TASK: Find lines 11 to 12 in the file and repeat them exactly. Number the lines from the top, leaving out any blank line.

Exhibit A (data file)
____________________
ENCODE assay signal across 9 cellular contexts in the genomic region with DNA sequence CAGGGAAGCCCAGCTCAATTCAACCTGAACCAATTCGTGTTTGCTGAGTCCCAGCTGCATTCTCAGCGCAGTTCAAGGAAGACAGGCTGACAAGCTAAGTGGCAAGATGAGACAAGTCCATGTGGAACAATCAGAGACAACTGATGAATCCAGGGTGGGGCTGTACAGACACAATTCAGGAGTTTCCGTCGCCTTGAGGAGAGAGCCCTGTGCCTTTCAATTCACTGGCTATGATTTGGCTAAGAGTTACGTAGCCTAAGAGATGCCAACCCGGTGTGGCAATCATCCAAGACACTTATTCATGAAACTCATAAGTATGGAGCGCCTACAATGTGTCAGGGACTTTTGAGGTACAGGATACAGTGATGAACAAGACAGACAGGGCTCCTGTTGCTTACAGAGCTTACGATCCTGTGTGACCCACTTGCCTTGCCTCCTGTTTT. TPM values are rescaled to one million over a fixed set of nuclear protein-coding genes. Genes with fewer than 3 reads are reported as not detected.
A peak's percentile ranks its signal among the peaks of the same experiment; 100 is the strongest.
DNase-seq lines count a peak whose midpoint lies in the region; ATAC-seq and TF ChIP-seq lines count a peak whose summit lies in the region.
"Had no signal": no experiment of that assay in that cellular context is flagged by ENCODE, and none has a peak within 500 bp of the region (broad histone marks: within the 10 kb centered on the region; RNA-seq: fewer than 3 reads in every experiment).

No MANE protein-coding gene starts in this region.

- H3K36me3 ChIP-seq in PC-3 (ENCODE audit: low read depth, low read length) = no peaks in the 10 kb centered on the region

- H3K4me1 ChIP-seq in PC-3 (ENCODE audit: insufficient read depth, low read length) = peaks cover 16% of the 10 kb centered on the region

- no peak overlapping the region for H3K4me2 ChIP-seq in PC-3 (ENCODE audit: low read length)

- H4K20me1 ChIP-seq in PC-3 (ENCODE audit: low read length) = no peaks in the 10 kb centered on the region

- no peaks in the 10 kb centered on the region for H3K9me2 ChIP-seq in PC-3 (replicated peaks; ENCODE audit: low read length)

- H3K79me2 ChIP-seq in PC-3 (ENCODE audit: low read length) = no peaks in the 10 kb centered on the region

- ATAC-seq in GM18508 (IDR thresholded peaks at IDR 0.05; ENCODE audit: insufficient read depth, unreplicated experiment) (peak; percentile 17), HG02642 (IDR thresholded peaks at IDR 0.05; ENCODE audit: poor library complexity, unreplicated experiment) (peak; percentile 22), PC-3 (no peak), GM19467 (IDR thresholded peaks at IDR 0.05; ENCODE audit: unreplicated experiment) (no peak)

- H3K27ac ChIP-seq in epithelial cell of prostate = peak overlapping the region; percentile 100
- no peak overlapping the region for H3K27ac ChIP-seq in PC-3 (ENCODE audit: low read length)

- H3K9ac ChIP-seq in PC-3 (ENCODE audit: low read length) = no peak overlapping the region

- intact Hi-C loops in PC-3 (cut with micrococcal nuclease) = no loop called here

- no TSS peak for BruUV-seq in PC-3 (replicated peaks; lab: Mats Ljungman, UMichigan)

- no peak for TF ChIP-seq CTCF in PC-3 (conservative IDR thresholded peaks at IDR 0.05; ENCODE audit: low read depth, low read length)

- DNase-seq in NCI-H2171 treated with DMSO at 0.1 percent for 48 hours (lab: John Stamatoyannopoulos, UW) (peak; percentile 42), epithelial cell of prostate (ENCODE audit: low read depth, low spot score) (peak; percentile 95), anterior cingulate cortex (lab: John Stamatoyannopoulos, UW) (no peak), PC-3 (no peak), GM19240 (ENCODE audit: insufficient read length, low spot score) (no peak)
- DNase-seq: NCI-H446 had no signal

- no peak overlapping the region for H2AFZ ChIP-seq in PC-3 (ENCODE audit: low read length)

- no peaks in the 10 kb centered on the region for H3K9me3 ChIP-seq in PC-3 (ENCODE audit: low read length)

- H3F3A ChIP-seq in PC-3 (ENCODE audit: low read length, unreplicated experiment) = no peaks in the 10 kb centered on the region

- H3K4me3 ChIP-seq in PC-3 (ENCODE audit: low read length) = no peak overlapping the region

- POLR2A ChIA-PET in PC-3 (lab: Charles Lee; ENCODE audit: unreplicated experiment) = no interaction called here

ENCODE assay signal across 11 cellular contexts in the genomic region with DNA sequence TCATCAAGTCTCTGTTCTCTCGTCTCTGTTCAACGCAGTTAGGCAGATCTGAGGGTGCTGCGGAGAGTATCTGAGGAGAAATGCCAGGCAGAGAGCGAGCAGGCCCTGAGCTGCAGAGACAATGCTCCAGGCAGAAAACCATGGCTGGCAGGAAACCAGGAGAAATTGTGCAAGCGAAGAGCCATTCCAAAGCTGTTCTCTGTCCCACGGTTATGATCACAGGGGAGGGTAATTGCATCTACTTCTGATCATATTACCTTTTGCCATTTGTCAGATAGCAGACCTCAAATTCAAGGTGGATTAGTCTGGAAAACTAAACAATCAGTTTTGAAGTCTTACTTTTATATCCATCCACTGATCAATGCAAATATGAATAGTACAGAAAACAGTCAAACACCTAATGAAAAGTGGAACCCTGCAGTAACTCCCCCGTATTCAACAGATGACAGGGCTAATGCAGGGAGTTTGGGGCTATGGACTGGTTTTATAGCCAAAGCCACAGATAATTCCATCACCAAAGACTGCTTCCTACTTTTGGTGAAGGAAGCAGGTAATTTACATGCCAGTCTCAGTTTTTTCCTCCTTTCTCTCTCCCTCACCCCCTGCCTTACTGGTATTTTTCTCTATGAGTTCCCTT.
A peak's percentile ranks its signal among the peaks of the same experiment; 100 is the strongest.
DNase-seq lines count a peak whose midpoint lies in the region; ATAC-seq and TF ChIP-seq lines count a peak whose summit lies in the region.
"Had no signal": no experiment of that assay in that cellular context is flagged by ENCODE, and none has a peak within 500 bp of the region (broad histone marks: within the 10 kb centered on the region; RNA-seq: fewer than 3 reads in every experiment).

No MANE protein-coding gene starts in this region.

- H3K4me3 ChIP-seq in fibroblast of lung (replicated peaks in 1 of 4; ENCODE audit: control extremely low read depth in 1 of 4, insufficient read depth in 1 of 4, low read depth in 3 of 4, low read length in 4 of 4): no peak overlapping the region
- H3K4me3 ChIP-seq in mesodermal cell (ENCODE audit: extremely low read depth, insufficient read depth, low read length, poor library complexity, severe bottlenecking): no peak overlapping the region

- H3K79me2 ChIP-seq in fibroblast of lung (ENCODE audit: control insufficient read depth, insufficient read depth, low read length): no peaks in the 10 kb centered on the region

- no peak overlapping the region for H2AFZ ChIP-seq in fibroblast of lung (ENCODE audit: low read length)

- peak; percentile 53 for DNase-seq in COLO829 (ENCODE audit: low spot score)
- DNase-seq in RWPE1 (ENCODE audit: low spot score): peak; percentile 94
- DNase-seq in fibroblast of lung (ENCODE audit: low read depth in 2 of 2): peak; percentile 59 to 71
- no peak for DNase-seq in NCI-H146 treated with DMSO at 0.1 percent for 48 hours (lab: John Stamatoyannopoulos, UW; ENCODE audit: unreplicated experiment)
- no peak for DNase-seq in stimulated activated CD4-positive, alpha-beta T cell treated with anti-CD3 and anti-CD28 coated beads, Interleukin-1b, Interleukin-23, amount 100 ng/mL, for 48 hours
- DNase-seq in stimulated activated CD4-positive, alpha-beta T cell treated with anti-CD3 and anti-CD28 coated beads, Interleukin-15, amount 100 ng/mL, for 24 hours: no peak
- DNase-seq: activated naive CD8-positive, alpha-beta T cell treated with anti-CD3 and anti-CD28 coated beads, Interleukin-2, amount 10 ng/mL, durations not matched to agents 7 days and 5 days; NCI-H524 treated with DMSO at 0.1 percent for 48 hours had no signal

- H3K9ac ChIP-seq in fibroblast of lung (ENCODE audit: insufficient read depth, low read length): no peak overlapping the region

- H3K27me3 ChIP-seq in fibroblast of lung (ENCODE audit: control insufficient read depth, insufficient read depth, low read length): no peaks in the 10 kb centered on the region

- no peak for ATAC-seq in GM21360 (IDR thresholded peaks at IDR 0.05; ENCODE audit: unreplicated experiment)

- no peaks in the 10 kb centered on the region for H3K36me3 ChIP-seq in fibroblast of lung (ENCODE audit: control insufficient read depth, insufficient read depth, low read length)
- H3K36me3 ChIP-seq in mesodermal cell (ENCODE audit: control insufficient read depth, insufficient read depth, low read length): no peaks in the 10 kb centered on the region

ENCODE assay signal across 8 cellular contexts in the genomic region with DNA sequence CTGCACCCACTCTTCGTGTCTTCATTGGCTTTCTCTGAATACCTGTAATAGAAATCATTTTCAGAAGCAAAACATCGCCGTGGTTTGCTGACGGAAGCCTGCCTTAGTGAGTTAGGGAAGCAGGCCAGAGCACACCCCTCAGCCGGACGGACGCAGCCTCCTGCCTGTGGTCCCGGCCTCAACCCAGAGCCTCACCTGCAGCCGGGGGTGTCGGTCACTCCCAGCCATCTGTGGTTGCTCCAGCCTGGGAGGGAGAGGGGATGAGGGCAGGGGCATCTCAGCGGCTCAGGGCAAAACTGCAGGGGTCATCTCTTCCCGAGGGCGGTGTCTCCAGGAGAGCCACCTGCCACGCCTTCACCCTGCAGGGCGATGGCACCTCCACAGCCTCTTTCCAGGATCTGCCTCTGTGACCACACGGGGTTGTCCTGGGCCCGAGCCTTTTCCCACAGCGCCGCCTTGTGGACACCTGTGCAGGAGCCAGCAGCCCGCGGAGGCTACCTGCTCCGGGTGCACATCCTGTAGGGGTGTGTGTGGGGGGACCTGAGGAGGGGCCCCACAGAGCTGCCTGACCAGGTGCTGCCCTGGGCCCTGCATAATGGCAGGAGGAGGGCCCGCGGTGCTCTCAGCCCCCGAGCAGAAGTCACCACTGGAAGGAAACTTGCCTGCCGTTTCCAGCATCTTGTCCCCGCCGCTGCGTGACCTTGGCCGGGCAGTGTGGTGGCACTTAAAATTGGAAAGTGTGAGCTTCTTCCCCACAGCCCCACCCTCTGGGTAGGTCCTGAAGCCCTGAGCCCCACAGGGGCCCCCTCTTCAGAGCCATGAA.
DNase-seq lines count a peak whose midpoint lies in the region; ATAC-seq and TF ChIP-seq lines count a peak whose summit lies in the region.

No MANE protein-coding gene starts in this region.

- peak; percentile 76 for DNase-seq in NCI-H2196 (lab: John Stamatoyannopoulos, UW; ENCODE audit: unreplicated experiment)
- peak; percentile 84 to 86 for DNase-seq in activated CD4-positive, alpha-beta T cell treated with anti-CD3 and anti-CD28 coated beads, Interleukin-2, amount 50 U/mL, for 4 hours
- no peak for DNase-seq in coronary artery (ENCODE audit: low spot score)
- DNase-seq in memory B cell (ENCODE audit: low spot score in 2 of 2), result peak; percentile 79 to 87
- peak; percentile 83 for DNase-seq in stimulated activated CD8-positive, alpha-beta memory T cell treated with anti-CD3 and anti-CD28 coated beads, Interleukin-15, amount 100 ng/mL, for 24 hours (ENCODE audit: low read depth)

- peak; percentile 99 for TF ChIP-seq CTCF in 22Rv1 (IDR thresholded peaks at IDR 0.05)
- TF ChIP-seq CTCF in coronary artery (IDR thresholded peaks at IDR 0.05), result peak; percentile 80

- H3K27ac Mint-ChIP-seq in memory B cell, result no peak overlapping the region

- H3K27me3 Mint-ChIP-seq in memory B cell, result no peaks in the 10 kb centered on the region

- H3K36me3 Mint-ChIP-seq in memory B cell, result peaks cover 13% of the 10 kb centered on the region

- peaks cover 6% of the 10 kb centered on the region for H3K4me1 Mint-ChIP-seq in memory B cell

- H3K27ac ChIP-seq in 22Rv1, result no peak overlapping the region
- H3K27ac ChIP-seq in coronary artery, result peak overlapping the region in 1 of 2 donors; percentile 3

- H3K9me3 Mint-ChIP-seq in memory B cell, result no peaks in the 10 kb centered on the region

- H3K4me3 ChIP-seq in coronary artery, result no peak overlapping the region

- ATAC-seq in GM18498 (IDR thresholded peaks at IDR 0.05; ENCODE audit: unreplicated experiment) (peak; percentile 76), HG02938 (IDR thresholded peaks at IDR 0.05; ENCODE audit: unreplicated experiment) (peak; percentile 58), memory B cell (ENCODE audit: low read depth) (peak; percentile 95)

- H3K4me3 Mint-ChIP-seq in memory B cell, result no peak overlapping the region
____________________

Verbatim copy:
- H3K79me2 ChIP-seq in PC-3 (ENCODE audit: low read length) = no peaks in the 10 kb centered on the region

- ATAC-seq in GM18508 (IDR thresholded peaks at IDR 0.05; ENCODE audit: insufficient read depth, unreplicated experiment) (peak; percentile 17), HG02642 (IDR thresholded peaks at IDR 0.05; ENCODE audit: poor library complexity, unreplicated experiment) (peak; percentile 22), PC-3 (no peak), GM19467 (IDR thresholded peaks at IDR 0.05; ENCODE audit: unreplicated experiment) (no peak)